Positive Energy for Upcoming Horticultural Symposium Lies Between Chambers and the Library
Jaan Ferree steps barefooted into the patch of grass in front of Vail Commons. She holds her two metal dowsing rods parallel to the ground. She looks to the sky. She asks, "May I dowse? Can I dowse? Am I supposed to dowse at this time?" When the dowsing rods open outwardly, meaning "yes," she forms another question. "Is there a labyrinth within one hundred yards of this site?" The rods pull together and cross. No, the earth says, there is no labyrinth energy here.
Ferree made her appeals in connection with Davidson's 2001 Horticultural Symposium, which will be held March 5-6 on campus under the theme "Artist in the Garden: The Interaction of Nature and Art." In addition to an all-star lineup of speakers addressing color theory, garden photography, and using plants to create visual art, the symposium will feature a temporary labyrinth.
Symposium committee members Joy McCain, superintendent of grounds at Davidson, and Liz Harris, a horticultural instructor at Central Piedmont Community College, called on Ferree to help them locate the right spot for the construction. Ferree, a self-described novice dowser, said she has the ability to recognize the locations of positive energies within the earth. After asking specifically worded yes or no questions, she receives an answer that is magnified in the reaction of the dowsing rods.
"There's no magic in this stuff," said Ferree of her spiritual interpretations. "The rods simply act as a hearing aid or a pair of glasses. They move by themselves, but they amplify what is in me." Ferree said that anyone has the potential to dowse, but that most people are hesitant. "We have so much that we cannot do because we set limitations on ourselves," she said.
Although dowsing can be used to search for oil, water, or energy, Ferree uses her talent to find sites of labyrinths, which she described as energetically predetermined paths conducive to spiritual growth.
Labyrinths are often mistakenly considered to be mazes. But whereas mazes are an area of weaving paths usually surrounded by hedges, a labyrinth is composed of one continuous path leading from an entrance to the center. Most importantly, a labyrinth is not a form of entertainment, but rather a form of prayer.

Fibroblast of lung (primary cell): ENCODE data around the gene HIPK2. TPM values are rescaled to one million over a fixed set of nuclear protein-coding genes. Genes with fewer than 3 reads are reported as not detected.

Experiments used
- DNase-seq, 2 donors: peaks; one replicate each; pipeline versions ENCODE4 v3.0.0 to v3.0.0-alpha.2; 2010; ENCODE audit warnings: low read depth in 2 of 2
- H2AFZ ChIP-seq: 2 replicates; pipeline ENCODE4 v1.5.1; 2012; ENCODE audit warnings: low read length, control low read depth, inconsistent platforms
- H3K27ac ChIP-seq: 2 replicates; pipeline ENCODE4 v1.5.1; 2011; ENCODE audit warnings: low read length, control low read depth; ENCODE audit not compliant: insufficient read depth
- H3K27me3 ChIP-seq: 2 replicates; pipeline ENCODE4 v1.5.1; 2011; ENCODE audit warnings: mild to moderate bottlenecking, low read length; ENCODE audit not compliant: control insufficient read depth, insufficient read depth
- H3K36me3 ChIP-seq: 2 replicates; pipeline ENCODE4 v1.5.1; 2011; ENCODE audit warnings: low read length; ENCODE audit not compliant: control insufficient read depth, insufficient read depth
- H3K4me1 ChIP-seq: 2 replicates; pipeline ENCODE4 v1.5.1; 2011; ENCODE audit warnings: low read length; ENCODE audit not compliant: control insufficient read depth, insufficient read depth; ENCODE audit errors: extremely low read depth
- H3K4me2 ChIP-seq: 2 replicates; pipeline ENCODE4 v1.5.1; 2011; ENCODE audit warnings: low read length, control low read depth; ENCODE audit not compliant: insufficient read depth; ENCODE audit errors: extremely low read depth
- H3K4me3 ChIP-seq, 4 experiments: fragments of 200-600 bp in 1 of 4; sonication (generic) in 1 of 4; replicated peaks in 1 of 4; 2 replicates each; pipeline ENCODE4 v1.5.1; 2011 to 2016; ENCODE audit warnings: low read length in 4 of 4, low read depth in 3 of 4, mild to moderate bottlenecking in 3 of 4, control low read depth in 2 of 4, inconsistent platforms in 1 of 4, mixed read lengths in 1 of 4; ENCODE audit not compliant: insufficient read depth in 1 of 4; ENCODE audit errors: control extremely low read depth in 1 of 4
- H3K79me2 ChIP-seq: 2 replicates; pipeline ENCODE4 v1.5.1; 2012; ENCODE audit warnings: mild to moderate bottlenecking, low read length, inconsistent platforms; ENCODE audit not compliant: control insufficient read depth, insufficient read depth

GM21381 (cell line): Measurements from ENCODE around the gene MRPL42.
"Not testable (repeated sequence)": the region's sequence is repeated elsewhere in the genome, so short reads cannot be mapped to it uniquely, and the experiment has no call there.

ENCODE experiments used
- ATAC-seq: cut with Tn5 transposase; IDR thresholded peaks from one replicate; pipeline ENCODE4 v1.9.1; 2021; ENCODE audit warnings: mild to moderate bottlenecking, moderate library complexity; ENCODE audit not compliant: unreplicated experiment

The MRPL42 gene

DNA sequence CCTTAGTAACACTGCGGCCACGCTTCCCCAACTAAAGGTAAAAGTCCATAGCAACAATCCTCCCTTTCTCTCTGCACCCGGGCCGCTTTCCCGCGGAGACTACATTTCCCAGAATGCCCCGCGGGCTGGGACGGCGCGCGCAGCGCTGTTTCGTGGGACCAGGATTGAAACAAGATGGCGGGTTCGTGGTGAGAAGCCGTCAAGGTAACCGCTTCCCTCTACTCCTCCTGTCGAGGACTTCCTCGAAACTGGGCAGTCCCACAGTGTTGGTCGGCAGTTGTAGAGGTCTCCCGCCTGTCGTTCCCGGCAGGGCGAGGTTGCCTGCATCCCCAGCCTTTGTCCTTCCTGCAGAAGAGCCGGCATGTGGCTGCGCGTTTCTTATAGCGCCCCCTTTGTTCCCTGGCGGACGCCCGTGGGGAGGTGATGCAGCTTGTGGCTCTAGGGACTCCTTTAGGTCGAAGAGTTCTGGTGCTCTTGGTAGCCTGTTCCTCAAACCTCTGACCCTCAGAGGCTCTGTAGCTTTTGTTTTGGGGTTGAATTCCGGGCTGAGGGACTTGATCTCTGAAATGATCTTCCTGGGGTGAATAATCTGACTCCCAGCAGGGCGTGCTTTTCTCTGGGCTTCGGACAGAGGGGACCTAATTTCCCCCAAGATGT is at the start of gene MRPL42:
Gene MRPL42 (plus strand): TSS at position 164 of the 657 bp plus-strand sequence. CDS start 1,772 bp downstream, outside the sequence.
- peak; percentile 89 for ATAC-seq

"A labyrinth is to be one with, rather than to go through," said Ferree. "It is beautiful in its simplicity."
Ferree cited the medieval labyrinth in Chartres Cathedral, the Native American Serpent labyrinths in Ohio, and the Classic Greek Key Labyrinth to show that the practice of finding and creating labyrinths is ancient and universal.
Ferree, Harris, and a half-dozen other interested horticulturists spent three hours discussing labyrinths and scouring Davidson for earth energies. Ferree first dowsed in the yard between Commons and Belk, but said it was void of the necessary energy. Then she dowsed in the grassy circle between Chambers and the E.H. Little Library, and found the path of enlightenment. She said the area has the energy of a seven-circuit labyrinth, a path with approximately seven turns on the way to the center.
The group will create a labyrinth there, possibly outlined by Christmas lights, for the Horticultural Symposium. Registrants will be encouraged to walk the path to reflect and pray. Guests may also leave behind a small object to symbolize their participation.
The symposium will feature speakers Jenks Farmer, Peter Loewer, Bob Lyons, Elizabeth Murray, and Elsie Dinsmore Popkin. The event is limited to 375 participants, and the deadline for registration is February 23. For more information, call 704/892-3665 or 892-0583.
Davidson is a highly selective independent liberal arts college for 1,600 students. Since its establishment in 1837, the college has graduated 23 Rhodes Scholars and is consistently ranked among the top liberal arts colleges in the country by U.S. News and World Report magazine. Davidson recently launched "Let Learning Be Cherished," a $250 million campaign in support of student financial assistance, academic resources, and community life.